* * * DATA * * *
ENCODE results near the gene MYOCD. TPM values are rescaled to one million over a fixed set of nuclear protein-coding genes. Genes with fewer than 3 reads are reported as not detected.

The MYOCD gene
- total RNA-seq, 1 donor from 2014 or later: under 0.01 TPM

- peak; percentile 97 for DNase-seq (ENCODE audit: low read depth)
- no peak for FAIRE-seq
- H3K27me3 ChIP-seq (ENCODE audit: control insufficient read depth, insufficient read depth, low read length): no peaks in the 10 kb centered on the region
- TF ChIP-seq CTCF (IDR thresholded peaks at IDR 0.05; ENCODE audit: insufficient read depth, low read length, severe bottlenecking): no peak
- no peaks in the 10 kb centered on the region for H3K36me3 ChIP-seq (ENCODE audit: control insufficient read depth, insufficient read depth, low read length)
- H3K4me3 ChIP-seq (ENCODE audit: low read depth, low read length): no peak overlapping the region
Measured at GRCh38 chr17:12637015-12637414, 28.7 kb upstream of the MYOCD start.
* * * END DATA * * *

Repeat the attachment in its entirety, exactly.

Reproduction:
ENCODE results near the gene MYOCD. TPM values are rescaled to one million over a fixed set of nuclear protein-coding genes. Genes with fewer than 3 reads are reported as not detected.

The MYOCD gene
- total RNA-seq, 1 donor from 2014 or later: under 0.01 TPM

- peak; percentile 97 for DNase-seq (ENCODE audit: low read depth)
- no peak for FAIRE-seq
- H3K27me3 ChIP-seq (ENCODE audit: control insufficient read depth, insufficient read depth, low read length): no peaks in the 10 kb centered on the region
- TF ChIP-seq CTCF (IDR thresholded peaks at IDR 0.05; ENCODE audit: insufficient read depth, low read length, severe bottlenecking): no peak
- no peaks in the 10 kb centered on the region for H3K36me3 ChIP-seq (ENCODE audit: control insufficient read depth, insufficient read depth, low read length)
- H3K4me3 ChIP-seq (ENCODE audit: low read depth, low read length): no peak overlapping the region
Measured at GRCh38 chr17:12637015-12637414, 28.7 kb upstream of the MYOCD start.